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Caritas Child poverty rings alarms bells in Switzerland

Small schoolchildren

In each school class there is on average one child that is poor, according to Caritas


More than 100,000 children are affected by poverty in Switzerland and the number is on the rise, according to Swiss Catholic charity Caritas. It has called on politicians to implement supplementary family benefits across the country. 

“Switzerland shows no willingness to act. The government is leaving the fight against poverty to the cantons, which leads to inequality of opportunity,” criticised Caritasexternal link on Monday. 

Following elections in October, Caritas urged the new parliament to “take the lead and create the legal framework for a national fight against child poverty”.

There are some 1.7 million children in Switzerland, 103,000 of whom are affected by poverty, said Marianne Hochuli, head of the NGO’s research department. 

“In other words, in each school class, there is on average one child that is poor. And if we count the children living just above the poverty line, there are three per class,” she said.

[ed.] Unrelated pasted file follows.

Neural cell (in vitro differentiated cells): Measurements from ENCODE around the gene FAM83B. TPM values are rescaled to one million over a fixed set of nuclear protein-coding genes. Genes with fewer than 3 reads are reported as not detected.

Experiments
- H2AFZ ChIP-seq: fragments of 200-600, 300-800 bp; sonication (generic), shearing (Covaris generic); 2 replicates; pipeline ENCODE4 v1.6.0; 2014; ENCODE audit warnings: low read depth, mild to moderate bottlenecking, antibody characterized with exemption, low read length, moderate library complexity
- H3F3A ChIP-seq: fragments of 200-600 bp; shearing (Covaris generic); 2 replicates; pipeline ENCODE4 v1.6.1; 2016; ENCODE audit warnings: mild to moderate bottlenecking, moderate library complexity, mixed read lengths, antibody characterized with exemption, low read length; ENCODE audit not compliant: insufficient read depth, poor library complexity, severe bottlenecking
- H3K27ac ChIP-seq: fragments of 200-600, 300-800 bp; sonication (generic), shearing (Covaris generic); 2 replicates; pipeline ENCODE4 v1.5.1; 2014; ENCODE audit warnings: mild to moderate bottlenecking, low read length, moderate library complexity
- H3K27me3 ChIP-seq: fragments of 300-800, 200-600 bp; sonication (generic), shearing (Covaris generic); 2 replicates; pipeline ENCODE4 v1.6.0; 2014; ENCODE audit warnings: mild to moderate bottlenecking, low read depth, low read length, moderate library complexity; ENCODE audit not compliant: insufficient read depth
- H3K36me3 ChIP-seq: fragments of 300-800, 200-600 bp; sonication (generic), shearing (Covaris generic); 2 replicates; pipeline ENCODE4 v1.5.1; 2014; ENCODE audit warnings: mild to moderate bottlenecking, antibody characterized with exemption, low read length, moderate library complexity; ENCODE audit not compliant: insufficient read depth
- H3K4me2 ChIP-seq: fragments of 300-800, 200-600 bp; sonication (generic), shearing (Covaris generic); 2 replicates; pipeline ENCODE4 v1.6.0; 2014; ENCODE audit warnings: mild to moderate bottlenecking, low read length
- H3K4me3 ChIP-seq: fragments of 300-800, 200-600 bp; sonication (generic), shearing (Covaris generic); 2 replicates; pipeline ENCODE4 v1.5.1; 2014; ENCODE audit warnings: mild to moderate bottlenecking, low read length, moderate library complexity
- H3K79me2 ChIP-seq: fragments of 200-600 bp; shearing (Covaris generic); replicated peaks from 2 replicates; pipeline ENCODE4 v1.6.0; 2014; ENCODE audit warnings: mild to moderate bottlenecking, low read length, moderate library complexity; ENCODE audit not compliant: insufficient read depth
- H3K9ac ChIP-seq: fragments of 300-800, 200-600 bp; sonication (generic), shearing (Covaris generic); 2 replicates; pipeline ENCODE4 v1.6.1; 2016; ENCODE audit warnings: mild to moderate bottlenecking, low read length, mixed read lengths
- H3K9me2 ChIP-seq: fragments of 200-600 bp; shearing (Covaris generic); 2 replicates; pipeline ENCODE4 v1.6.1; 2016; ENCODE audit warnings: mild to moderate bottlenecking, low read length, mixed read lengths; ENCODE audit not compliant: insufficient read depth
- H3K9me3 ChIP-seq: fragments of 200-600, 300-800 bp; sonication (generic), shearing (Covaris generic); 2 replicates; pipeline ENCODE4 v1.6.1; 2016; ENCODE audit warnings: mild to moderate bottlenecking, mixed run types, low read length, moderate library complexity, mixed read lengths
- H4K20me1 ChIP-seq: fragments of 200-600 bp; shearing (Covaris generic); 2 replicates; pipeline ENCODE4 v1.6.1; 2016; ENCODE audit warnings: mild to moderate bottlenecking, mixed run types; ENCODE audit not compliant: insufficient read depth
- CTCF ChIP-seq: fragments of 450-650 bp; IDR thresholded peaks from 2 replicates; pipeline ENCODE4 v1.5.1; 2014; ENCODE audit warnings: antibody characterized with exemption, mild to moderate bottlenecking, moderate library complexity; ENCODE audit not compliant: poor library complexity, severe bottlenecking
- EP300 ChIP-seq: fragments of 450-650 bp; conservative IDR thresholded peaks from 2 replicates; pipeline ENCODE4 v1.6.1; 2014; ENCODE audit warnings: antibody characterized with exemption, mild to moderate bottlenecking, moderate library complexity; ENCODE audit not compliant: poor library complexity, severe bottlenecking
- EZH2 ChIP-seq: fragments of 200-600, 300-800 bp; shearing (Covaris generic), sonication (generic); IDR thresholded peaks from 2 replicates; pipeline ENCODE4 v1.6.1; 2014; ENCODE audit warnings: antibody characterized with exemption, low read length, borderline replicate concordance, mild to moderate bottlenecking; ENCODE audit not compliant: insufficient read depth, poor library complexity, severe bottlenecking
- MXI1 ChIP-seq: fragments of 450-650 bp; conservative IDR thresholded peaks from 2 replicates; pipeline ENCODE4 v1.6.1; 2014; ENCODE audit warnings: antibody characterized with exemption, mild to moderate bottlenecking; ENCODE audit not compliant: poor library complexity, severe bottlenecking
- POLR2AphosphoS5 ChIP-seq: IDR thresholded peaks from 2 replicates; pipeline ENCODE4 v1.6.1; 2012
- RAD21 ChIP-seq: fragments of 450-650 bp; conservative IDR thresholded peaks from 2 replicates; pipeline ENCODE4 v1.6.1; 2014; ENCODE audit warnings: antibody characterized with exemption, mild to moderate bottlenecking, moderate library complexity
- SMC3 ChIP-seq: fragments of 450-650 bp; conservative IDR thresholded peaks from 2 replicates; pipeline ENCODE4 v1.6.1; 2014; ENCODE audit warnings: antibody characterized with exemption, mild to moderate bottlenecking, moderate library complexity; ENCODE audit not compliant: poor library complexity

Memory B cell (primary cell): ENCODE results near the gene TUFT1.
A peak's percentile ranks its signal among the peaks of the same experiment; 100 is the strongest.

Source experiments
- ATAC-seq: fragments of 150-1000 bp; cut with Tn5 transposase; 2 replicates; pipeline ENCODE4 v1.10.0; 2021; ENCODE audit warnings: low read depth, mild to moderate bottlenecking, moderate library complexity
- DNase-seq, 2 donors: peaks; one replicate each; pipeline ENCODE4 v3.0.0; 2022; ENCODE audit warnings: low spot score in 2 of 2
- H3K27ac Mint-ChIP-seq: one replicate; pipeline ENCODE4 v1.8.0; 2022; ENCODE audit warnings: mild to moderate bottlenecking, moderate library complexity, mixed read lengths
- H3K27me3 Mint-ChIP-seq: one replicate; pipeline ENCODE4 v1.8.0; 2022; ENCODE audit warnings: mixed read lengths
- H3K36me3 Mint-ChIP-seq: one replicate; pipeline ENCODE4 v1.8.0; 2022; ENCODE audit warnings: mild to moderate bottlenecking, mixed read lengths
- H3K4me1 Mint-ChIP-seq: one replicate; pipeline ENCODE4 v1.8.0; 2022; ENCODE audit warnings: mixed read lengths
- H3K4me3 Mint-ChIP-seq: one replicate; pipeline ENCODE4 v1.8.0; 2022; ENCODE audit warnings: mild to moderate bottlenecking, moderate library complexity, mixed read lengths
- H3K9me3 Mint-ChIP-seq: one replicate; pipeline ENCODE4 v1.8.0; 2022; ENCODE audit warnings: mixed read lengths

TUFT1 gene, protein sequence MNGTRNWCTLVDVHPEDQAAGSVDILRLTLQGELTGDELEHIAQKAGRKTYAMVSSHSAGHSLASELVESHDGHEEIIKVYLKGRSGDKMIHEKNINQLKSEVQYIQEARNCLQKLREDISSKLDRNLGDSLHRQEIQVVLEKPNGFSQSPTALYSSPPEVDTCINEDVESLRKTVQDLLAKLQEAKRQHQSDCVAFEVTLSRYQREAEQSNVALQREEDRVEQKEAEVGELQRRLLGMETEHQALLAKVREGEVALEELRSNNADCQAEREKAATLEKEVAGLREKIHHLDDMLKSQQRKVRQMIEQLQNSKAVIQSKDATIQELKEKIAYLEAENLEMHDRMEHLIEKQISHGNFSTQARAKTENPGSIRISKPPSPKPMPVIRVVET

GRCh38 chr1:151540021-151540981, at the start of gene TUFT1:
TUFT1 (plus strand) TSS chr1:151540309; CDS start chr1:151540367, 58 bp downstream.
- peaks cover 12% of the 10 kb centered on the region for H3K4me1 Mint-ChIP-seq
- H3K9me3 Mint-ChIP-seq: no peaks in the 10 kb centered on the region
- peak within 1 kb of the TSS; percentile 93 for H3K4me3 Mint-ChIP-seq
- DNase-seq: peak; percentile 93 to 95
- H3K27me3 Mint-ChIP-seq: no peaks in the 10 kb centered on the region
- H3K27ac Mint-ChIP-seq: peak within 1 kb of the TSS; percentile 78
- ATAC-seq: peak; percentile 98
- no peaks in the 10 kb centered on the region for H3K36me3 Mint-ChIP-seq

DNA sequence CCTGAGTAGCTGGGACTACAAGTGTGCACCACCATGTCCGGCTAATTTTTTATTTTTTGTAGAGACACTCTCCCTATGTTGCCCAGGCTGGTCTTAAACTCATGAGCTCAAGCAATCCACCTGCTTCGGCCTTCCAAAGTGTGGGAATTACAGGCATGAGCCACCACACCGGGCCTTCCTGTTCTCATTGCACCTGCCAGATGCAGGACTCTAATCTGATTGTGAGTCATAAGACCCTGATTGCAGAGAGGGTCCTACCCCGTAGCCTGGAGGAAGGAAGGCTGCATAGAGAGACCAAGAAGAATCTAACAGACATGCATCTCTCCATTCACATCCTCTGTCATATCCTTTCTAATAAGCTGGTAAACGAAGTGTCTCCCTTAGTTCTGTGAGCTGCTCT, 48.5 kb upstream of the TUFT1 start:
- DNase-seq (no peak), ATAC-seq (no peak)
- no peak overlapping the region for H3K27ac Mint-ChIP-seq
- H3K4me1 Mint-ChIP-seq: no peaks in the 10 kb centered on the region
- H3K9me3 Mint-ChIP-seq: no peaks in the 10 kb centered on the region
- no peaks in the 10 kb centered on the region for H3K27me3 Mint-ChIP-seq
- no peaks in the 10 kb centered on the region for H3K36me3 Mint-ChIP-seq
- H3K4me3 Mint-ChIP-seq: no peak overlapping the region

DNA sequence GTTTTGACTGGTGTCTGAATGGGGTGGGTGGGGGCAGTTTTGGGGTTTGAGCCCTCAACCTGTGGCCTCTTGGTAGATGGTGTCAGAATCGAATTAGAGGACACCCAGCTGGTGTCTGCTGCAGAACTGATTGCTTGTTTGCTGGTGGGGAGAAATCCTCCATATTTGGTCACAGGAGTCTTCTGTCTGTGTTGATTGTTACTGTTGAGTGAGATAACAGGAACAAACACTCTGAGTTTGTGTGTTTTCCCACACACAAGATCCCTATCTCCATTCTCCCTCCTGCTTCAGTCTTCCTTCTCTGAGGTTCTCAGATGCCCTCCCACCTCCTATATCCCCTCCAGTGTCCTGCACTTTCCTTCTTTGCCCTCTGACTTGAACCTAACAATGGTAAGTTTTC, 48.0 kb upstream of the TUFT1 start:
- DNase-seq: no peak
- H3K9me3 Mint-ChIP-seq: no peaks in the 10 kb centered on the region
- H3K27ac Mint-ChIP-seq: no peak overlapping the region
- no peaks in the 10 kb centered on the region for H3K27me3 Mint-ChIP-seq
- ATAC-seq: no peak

One third of the people on welfare are children and adolescents, according to Caritas. 

“It is intolerable that children’s development should suffer as a result of their parents’ insufficient income or that these children should be punished because of the family situation in which they grow up,” said Hugo Fasel, director of Caritas Switzerland. 

Working poor 

The NGO underscored that effective measures exist to combat child poverty, highlighting evidence from four cantons. Geneva, Vaud, Solothurn and Ticino have introduced additional benefits for families, resulting in a significant decline in the number of families who claim welfare. 

There are many reasons for child poverty in Switzerland, the charity explained. Raising a child costs around CHF7,000-CHF14,000 a year, which is particularly high for low-income parents, it said. About 70% of children affected by poverty in Switzerland grow up in working poor families.

Caritas also points out that Switzerland is below the European average in terms of public investment in children and families.


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